stacy-plmFormer WITS writer Stacy Parker Le Melle, author of Government Girl: Young and Female in the White House (Ecco/HarperCollins) and founder of The Katrina Experience: An Oral History Project, describes what she learned in the WITS classroom and how it translates to her current work as workshop director at the Afghan Women’s Writing Project. Her essay is the first in a series of five installments where former WITS teachers tell how their WITS teaching taught them valuable life lessons.

On the Struggle to Truly Be Present

by Stacy Parker Le Melle

Be present, we’re told.  I’ve always accepted this wisdom.  However, acceptance is one thing, implementation another. As a Writers in the Schools teacher, I learned that on any given day in the classroom, if I could just be present, for a few students at least, I could call my day successful.

I don’t just mean being present as an instructor, leading my class through that day’s lesson.  That is crucial, of course.  What I really mean is being present for the one-to-one interaction, those moments spent crouched next to a desk, really trying to listen.

I think of the classrooms, the rows and rows of kids.  It takes hard work to deliver the lesson, all the while making sure there’s enough order in the room that everyone can participate.  My mind wants me in five places at once, tending to ten kids at the same time.

But split attention is weak attention.  When it’s time to write, and students have questions, or don’t know to begin, I learned that I couldn’t just repeat the directions and hope to be understood (though I often did that). I needed to really listen.  Zero in.  Focus.  Not rushing to the next raised hand, not trying to quiet the back row.  At least, not for the time it took to think through the question and respond with a thoughtful answer.

The time spent paying attention yielded results: increased trust, better developed work, more enthusiasm the next time around.

I bring the problem of presence to my current role as workshop director of the Afghan Women’s Writing Project (AWWP).   I work for a nonprofit organization that connects American writers and teachers to Afghan women writers via secure online workshops.  Nearly 95% of my work is done via email.  When I feel overwhelmed, the desire is to scan emails.

But scanning is not reading.  Scanning is hoping that you’ll learn by osmosis.  I have yet to learn by osmosis. Maybe I get a feel for what is happening, but I don’t process content.  Just like in the classroom, when you must take the moment to pause, to truly listen to the one child and not the several, I now find that if I can consistently be present as I read emails then my understanding of issues facing our work deepens, as do, hopefully, my relationships with all those involved.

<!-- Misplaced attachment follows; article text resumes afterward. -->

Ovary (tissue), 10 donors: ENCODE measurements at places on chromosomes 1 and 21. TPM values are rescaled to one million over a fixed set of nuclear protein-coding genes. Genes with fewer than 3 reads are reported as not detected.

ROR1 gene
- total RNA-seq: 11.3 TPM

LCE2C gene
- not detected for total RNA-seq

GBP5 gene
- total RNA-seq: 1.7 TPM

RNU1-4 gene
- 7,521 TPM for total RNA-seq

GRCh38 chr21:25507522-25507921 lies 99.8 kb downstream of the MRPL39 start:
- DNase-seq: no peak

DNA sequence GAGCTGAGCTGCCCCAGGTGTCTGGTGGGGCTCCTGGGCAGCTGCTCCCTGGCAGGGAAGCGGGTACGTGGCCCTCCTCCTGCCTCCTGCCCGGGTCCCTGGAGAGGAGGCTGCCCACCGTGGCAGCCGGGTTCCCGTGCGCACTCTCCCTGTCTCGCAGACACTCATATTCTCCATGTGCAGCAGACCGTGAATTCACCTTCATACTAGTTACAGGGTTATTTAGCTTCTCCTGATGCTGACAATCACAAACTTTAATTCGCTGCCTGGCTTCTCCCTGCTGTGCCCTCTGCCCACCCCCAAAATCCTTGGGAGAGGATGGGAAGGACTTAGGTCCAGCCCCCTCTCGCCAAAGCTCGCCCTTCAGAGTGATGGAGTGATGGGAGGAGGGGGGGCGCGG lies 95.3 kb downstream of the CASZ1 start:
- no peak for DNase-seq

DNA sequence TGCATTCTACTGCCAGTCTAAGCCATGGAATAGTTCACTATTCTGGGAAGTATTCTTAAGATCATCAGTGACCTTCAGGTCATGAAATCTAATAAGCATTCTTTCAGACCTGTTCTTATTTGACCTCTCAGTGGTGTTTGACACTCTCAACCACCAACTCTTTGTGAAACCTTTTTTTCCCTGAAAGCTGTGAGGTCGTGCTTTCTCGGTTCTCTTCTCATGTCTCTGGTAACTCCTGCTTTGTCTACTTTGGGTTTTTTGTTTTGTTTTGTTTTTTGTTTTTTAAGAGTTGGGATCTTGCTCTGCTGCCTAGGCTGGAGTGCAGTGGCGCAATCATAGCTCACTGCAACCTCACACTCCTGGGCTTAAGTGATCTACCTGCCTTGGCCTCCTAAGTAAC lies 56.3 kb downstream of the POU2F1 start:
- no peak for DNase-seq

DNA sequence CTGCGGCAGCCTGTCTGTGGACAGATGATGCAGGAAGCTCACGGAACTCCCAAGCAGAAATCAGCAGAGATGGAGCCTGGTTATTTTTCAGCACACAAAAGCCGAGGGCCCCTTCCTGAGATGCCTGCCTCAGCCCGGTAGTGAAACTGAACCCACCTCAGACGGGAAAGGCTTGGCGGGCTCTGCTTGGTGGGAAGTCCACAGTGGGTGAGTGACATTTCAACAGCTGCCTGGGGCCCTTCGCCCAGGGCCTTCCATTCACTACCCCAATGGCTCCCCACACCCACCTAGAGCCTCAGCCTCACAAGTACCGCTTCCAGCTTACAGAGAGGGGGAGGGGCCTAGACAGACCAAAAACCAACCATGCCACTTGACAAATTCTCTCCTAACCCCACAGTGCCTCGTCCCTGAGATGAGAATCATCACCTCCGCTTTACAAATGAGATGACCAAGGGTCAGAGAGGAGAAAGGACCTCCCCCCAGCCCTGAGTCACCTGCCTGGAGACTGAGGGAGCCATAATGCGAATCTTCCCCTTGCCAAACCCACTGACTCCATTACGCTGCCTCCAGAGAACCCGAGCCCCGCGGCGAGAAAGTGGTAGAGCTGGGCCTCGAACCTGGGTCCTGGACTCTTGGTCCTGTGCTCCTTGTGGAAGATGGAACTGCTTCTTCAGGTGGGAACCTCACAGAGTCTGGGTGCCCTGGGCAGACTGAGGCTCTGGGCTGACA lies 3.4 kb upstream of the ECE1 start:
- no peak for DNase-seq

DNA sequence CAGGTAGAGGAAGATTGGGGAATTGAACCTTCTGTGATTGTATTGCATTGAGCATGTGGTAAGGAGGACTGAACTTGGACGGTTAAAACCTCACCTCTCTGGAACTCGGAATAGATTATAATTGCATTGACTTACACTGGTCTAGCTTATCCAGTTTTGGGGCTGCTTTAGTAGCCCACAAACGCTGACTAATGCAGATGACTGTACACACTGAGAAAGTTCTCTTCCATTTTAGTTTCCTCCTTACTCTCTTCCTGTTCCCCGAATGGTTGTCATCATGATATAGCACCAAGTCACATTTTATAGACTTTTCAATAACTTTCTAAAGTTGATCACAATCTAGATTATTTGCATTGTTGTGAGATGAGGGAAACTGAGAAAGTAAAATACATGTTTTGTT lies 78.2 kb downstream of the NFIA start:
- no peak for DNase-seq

I reread this and my advice feels painfully obvious.  But I find it is advice I work to implement on a daily basis.

For writing teachers, there is one last benefit to presence that I wish to share: that moment you discover one of the students wrote something extraordinary.  At AWWP, we are working a Fetzer Institute-sponsored “Love and Forgiveness” project.  Many of our writers are writing on these two themes.  I will never forget how I felt when I opened Massoma’s email.  Here is a portion of her poem:

I’ve Forgiven All

My head was exploding

It was full of their talking

They talked and talked and sold me

They were happy and laughing

I was sad and crying

I had no ability to do anything

I played and was playing

But I had to go towards life

My head was exploding

It was full of new talking

They talked and talked and talked

I was not a good bride

I was not a perfect woman

Because I was thirteen

My head was exploding

It was full of their talking

They talked and talked and beat me

My head was exploding

It was full of hurts and their talking

I was a mother but with nothing

I’ve forgiven all I love my life

I move towards the future

I am happy

My head was exploding

For the moments I read and imagined Massoma, visualized what she went through, sat mesmerized by the power of her love and forgiveness, I didn’t need to push myself to focus.  The rest of the world had already fallen away.

*For more about the Afghan Women’s Writing Project, please go here:

One Response to “5 Writers Tell Us How WITS Teaching Transformed Them: Stacy Parker Le Melle”

  1. scarfonesuzanne

    I have the honor of working with Stacy Parker LeMelle in the AWWP Love and Forgiveness Workshop. She is truly present in the moment both with our Afghan writers and with her colleagues. Her radiant spirit and calm empathy make her a perfect witness to the moving and poignant writing that comes through the workshop.

    Suzanne Scarfone
    AWWP Mentor
    Writer-in-Residence, InsideOut Literary Arts Project, Detroit


Leave a Reply

Your email address will not be published.